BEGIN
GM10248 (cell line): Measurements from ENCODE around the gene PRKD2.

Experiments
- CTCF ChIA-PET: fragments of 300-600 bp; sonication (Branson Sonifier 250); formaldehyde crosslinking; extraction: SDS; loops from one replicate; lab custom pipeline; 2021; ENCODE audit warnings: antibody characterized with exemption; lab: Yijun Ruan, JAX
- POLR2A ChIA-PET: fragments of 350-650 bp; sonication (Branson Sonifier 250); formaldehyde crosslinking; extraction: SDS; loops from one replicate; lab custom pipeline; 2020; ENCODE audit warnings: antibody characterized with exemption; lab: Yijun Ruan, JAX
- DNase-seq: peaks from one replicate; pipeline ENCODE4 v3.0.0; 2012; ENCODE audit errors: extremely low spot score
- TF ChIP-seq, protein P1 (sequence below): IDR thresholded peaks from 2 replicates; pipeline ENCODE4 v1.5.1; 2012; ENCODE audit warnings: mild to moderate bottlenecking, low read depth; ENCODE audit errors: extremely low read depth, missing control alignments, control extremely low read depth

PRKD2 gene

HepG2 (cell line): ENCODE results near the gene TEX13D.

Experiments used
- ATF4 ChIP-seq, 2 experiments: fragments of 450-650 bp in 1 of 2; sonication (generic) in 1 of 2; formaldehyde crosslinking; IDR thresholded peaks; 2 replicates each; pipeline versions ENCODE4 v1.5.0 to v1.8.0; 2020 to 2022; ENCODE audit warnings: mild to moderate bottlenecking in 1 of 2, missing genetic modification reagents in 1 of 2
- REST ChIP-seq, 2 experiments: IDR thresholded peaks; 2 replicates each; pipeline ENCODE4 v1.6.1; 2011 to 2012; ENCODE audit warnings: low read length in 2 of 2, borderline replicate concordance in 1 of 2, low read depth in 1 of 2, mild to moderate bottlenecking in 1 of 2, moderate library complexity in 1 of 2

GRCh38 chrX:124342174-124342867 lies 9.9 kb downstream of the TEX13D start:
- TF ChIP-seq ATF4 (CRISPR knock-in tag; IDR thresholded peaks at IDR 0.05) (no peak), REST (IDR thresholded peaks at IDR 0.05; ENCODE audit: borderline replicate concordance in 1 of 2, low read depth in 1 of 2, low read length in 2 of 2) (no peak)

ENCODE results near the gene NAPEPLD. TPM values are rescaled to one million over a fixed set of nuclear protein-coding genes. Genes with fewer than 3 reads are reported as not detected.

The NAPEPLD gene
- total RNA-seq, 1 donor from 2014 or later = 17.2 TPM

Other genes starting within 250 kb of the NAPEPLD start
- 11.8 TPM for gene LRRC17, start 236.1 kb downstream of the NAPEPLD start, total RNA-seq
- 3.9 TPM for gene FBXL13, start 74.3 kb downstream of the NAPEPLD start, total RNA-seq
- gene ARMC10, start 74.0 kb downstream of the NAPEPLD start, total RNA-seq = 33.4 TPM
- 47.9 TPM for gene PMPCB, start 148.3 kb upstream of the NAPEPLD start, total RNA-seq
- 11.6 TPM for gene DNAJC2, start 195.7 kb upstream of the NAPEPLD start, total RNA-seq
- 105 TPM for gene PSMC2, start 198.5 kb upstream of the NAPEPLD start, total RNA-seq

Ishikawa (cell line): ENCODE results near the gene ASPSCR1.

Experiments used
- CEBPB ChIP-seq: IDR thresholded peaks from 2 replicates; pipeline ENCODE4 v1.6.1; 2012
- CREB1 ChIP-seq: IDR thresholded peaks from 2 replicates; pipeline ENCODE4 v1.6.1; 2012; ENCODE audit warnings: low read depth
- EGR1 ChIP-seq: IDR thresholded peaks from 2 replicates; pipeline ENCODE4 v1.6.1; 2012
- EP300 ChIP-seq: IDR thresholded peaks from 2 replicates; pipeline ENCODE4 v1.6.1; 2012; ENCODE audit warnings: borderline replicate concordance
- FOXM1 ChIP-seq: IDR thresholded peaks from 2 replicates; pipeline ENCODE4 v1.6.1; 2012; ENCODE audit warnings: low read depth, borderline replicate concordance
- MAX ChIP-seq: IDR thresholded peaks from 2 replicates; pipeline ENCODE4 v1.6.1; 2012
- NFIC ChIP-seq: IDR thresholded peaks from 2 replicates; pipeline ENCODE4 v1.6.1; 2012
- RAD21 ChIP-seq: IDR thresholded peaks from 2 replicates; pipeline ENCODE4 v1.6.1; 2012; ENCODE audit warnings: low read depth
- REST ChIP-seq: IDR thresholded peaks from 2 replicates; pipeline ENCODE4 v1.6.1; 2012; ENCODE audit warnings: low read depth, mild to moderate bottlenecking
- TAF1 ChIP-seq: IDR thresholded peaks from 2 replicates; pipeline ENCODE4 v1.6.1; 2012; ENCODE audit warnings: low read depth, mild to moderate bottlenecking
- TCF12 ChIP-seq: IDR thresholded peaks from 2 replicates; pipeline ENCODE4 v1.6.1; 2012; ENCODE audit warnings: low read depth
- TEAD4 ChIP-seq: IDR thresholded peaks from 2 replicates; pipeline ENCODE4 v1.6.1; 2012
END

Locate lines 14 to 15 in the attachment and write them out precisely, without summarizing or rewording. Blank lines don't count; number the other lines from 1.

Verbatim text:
ENCODE results near the gene NAPEPLD. TPM values are rescaled to one million over a fixed set of nuclear protein-coding genes. Genes with fewer than 3 reads are reported as not detected.

The NAPEPLD gene